Friday, May 29, 2015

The need for old-fashioned spying on the Islamic State

The conclusion highlighted below is probably one of the most important statements about intelligence in the 21st century.

Excerpts:

A vivid example of the knowledge gap came in an interview with Gen. Martin Dempsey, chairman of the Joint Chiefs of Staff, that was broadcast this week by PBS’s “Frontline.” Correspondent Martin Smith asked him whether the United States had plans for the loss of Mosul last June.
“Well, no, there were not,” Dempsey answered. “There were several things that surprised us about [the Islamic State], the degree to which they were able to form their own coalition both inside of Syria and inside of northwestern Iraq, the military capability they exhibited, the collapse of the Iraqi security forces. Yeah, in those initial days, there were a few surprises.”
...
Lessons learned? It doesn’t seem so: Nearly a year later, the United States was blindsided again by the collapse of Ramadi. What’s wrong?
The first answer is that the CIA must work with partners to build spy networks inside the Islamic State. Recruiting jihadists is not “Mission: Impossible.” The Islamic State is toxic and has made enemies wherever it operates. But to work this terrain, the agency will have to alter its practices — taking more operational risks and reducing its lopsided emphasis on drone strikes and other covert tools.
...
Let’s be honest about what it would mean to fix the problems Morell describes. CIA officers would have to get out of protected enclaves to spot and recruit the principal agents who, in turn, could find sources within the jihadist lair. Staying “inside the wire” isn’t just ineffective, it’s dangerous, as became tragically clear in 2009 when a Jordanian double agent entered the CIA sanctuary in Khost, Afghanistan, and killed seven Americans.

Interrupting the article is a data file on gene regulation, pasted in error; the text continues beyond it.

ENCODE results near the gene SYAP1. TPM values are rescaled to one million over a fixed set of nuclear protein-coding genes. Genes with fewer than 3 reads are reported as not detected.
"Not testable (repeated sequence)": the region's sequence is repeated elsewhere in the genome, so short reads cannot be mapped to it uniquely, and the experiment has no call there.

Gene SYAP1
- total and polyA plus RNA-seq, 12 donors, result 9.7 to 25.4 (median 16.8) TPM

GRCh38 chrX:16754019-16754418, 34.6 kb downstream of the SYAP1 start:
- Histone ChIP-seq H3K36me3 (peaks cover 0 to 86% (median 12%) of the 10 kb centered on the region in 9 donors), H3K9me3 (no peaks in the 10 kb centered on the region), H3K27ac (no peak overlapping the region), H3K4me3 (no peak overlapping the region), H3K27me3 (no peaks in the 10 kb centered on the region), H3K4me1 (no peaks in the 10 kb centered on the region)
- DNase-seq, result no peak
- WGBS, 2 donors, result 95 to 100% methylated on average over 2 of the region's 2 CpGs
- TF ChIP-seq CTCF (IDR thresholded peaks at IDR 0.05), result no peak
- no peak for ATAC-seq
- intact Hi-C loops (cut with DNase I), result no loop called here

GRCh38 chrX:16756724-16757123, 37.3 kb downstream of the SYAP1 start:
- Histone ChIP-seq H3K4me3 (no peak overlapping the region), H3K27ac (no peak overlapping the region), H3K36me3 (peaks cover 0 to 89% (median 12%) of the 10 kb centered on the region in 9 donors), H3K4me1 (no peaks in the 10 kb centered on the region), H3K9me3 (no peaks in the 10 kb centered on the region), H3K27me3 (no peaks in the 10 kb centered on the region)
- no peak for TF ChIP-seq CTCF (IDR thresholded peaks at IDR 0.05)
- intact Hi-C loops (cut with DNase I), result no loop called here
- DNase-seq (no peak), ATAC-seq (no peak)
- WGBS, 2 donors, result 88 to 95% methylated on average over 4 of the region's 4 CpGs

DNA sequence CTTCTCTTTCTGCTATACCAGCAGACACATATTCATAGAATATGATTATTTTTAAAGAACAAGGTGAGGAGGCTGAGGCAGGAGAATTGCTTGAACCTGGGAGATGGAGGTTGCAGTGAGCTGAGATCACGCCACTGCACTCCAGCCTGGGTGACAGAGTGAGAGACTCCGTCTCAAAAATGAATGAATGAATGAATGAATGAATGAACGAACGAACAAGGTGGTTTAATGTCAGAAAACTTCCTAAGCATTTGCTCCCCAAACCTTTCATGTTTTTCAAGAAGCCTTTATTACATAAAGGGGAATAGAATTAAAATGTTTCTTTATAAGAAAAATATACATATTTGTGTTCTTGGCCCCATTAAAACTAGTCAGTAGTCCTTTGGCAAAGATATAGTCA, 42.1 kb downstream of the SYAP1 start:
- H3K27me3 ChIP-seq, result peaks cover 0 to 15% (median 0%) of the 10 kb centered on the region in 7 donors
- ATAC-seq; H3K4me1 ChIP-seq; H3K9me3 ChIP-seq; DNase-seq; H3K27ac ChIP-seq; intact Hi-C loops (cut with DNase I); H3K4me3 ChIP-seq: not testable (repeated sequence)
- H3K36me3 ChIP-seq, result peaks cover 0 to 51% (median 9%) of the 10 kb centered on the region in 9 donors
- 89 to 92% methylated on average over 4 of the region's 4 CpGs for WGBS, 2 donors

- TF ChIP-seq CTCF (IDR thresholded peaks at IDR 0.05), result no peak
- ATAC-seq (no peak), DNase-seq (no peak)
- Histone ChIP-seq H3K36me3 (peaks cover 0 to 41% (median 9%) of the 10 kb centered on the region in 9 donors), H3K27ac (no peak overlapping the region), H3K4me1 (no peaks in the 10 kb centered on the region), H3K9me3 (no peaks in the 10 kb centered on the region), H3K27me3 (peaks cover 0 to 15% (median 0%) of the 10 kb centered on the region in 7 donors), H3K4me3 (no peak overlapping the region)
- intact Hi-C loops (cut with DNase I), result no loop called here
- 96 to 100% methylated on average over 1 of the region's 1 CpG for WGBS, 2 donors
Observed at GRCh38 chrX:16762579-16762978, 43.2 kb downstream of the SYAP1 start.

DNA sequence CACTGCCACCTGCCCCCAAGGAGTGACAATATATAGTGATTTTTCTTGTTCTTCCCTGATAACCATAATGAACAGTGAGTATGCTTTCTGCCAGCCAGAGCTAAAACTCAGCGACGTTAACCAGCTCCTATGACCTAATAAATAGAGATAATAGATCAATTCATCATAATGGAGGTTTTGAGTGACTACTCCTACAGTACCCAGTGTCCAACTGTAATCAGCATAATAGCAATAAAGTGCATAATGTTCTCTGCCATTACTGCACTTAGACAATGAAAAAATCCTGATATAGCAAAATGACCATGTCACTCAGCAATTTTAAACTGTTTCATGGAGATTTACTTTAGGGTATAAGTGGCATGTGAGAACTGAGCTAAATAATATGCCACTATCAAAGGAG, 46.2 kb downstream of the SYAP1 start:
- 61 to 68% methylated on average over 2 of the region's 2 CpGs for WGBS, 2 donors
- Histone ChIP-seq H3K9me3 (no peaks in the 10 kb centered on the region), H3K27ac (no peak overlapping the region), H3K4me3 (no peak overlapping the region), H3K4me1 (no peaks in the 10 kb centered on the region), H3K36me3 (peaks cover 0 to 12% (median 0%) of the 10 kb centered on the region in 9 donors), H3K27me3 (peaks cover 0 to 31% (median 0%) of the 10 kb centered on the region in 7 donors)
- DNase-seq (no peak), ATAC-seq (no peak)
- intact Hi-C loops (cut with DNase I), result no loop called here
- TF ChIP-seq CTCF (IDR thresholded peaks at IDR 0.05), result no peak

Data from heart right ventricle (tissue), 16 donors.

​Conclusion:
For decades, the CIA and the military have tried to fix intelligence problems by relying on National Security Agency surveillance. But the jihadists have gone to school on the leaks about U.S. capabilities and learned to mask their operations. Gathering intelligence against this 21st-century jihadist adversary, paradoxically, will require the kind of old-fashioned spying and resistance operations we associate with the CIA’s founding generation in the OSS.
​Just as a reminder everyone should ready George Kennan's 1948 policy planning memo​ at this link: 
http://academic.brooklyn.cuny.edu/history/johnson/65ciafounding3.htm
​Ignatius is advocating a return to political warfar
e and 21st century unconventional warfare.  Kennan was prescient.

By David Ignatius Opinion writer May 28 at 7:54 PM 
The unexpected fall of Ramadi to the Islamic State this month is the latest sign of a basic intelligence problem: The United States doesn’t know enough about its jihadist adversaries to combat them effectively.
This intelligence deficit afflicts the military, the CIA and other agencies. The problem has been several decades in the making, and it won’t be fixed easily. The solutions — recruiting more spies and embedding Special Operations forces — will bring greater risks.
David Ignatius writes a twice-a-week foreign affairs column and contributes to the PostPartisan blog. View Archive
A vivid example of the knowledge gap came in an interview with Gen. Martin Dempsey, chairman of the Joint Chiefs of Staff, that was broadcast this week by PBS’s “Frontline.” Correspondent Martin Smith asked him whether the United States had plans for the loss of Mosul last June.
“Well, no, there were not,” Dempsey answered. “There were several things that surprised us about [the Islamic State], the degree to which they were able to form their own coalition both inside of Syria and inside of northwestern Iraq, the military capability they exhibited, the collapse of the Iraqi security forces. Yeah, in those initial days, there were a few surprises.”
Lessons learned? It doesn’t seem so: Nearly a year later, the United States was blindsided again by the collapse of Ramadi. What’s wrong?
The first answer is that the CIA must work with partners to build spy networks inside the Islamic State. Recruiting jihadists is not “Mission: Impossible.” The Islamic State is toxic and has made enemies wherever it operates. But to work this terrain, the agency will have to alter its practices — taking more operational risks and reducing its lopsided emphasis on drone strikes and other covert tools.
(Continued at the link below)

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